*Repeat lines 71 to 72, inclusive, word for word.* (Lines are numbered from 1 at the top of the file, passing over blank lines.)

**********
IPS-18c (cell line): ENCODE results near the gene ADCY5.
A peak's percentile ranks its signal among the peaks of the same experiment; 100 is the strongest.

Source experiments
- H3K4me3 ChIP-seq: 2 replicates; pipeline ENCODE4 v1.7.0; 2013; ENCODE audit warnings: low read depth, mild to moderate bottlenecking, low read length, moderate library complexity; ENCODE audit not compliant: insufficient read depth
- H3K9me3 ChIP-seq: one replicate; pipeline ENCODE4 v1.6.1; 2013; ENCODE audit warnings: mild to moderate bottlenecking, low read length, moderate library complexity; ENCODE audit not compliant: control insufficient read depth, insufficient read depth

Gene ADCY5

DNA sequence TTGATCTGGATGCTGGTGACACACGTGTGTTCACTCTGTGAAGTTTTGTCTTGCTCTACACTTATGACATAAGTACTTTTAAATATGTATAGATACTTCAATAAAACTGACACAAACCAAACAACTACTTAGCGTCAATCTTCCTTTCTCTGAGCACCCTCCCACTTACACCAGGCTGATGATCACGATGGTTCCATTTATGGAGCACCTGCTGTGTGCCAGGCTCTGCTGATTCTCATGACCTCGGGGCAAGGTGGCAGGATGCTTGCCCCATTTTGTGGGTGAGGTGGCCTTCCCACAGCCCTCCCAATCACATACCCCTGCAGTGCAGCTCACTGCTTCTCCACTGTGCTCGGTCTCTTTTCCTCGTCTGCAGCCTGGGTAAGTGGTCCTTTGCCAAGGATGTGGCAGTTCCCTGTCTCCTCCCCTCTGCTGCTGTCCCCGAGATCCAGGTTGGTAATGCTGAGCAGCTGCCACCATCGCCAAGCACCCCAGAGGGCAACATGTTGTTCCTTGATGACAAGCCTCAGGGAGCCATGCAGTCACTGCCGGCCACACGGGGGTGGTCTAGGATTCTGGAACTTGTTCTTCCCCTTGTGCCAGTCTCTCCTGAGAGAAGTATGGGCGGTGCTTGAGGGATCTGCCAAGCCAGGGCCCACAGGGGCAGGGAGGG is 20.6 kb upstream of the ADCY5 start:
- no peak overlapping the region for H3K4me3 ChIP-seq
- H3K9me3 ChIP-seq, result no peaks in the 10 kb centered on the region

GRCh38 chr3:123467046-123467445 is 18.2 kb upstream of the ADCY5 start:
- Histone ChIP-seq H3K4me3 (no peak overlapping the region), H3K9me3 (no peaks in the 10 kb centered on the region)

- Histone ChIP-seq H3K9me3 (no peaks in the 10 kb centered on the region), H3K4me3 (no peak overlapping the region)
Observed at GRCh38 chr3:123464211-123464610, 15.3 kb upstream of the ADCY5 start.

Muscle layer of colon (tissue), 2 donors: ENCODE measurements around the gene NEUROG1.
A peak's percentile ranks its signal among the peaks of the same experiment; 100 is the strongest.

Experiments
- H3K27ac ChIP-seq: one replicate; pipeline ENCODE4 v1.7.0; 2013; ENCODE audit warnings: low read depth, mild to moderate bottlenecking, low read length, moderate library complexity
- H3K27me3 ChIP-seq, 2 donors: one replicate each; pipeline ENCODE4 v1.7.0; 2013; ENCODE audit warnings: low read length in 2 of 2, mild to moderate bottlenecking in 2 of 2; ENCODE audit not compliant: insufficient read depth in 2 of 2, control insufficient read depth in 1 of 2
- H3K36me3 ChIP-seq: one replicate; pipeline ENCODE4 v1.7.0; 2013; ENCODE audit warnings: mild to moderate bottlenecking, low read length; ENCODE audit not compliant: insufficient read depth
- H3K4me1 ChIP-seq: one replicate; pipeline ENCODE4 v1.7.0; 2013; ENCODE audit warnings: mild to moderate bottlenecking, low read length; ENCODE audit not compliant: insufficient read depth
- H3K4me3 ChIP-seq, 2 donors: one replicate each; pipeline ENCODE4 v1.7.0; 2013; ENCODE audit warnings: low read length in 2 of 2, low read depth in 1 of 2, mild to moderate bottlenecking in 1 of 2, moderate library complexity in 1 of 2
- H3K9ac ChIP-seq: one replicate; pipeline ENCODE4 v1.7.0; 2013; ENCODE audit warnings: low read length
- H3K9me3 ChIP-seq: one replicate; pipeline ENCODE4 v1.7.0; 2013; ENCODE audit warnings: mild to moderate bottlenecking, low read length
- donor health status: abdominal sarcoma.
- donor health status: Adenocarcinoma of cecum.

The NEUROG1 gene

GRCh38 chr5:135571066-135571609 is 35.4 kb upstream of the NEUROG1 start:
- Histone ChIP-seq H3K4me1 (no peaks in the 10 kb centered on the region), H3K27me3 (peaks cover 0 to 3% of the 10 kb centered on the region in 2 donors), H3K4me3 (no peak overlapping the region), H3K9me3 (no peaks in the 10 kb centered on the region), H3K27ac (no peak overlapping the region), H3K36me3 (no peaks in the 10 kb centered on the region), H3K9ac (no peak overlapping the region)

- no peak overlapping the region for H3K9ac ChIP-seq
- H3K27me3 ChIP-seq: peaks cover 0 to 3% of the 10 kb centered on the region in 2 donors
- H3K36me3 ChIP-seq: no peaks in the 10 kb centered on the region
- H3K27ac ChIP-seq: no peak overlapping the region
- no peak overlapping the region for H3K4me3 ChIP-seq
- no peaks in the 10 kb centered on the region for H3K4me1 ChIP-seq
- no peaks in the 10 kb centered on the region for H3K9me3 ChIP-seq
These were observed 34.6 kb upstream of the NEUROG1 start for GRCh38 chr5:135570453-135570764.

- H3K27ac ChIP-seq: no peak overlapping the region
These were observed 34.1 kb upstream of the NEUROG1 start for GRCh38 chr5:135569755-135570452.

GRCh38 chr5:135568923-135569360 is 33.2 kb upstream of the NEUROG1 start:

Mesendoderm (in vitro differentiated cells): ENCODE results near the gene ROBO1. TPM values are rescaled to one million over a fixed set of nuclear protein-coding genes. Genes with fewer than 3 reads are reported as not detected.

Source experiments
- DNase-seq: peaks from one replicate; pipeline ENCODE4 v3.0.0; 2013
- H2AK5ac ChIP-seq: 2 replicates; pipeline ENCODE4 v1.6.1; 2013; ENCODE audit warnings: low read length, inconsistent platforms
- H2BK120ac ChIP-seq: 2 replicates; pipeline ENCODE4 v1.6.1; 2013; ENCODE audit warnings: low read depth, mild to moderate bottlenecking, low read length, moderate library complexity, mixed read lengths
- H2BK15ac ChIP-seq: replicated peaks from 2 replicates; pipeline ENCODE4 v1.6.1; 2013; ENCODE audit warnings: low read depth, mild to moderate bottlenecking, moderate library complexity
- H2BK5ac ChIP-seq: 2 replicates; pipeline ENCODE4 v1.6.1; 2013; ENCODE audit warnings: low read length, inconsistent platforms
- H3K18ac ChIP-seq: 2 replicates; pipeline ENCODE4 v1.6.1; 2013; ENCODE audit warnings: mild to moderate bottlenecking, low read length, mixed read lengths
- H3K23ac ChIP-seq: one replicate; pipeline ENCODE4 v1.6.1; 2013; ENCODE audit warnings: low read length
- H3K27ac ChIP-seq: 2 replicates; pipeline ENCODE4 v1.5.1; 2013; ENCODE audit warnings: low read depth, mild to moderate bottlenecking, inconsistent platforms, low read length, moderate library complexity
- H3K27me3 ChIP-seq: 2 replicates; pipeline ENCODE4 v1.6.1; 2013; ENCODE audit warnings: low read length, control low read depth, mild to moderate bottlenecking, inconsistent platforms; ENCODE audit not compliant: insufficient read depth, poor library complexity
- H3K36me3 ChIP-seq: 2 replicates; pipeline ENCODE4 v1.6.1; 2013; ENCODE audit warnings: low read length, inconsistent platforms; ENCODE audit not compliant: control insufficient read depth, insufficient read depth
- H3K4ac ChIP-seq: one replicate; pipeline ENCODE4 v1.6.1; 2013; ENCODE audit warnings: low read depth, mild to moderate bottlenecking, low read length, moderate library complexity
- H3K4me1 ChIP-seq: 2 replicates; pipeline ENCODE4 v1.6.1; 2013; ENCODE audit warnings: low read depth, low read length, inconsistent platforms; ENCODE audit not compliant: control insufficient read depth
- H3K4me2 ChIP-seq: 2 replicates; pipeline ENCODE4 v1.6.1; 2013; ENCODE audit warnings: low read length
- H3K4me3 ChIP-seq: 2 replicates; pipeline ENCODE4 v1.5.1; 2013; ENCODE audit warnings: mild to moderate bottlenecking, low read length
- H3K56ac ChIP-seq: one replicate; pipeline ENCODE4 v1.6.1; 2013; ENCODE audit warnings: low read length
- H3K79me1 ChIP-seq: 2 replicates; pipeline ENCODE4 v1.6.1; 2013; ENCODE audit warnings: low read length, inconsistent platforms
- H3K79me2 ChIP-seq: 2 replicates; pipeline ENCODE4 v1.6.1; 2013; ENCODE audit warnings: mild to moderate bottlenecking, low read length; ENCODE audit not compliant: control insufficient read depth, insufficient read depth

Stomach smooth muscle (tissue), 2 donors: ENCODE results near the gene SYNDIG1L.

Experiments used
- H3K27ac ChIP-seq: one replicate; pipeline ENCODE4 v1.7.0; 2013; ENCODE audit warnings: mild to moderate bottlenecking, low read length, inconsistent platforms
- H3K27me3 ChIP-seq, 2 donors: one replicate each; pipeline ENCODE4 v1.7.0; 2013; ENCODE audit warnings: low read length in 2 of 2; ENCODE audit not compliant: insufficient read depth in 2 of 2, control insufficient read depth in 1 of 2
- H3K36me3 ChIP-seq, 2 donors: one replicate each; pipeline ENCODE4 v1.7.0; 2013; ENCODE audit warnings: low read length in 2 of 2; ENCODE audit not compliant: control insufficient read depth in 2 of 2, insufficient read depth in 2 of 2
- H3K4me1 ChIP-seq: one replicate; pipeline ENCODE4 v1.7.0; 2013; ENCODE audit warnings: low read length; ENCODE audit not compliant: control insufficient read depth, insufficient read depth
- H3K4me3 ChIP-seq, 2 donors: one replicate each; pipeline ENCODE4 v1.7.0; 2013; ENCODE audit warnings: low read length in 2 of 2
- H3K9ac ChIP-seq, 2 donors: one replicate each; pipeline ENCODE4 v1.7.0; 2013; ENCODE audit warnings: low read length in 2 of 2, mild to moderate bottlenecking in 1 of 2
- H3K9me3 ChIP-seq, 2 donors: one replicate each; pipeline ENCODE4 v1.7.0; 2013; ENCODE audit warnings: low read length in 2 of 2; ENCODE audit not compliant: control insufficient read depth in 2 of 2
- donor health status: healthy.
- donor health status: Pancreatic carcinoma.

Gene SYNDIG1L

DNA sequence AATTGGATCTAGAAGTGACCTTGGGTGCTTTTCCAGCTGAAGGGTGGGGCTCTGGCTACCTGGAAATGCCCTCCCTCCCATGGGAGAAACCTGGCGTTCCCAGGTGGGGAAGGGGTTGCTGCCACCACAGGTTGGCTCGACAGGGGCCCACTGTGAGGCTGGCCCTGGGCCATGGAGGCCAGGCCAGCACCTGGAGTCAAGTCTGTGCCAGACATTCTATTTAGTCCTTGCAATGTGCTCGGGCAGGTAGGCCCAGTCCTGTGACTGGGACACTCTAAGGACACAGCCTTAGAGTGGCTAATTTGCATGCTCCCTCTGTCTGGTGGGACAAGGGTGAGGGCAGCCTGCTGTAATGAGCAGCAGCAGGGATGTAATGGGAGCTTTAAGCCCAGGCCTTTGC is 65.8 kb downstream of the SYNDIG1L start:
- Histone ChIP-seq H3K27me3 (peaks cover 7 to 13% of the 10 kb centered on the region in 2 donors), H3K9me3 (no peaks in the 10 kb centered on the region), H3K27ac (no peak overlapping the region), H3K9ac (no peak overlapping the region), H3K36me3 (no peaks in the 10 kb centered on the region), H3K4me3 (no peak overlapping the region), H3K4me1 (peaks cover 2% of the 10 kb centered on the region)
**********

DNA sequence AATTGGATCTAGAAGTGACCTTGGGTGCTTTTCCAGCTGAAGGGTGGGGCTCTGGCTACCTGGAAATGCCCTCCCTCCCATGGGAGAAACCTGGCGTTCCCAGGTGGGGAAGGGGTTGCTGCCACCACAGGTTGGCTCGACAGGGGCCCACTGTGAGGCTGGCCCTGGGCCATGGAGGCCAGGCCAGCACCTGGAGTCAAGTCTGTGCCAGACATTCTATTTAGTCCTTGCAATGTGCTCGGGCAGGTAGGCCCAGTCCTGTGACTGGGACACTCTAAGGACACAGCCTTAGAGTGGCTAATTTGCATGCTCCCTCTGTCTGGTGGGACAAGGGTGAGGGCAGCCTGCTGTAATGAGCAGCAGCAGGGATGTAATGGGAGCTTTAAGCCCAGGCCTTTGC is 65.8 kb downstream of the SYNDIG1L start:
- Histone ChIP-seq H3K27me3 (peaks cover 7 to 13% of the 10 kb centered on the region in 2 donors), H3K9me3 (no peaks in the 10 kb centered on the region), H3K27ac (no peak overlapping the region), H3K9ac (no peak overlapping the region), H3K36me3 (no peaks in the 10 kb centered on the region), H3K4me3 (no peak overlapping the region), H3K4me1 (peaks cover 2% of the 10 kb centered on the region)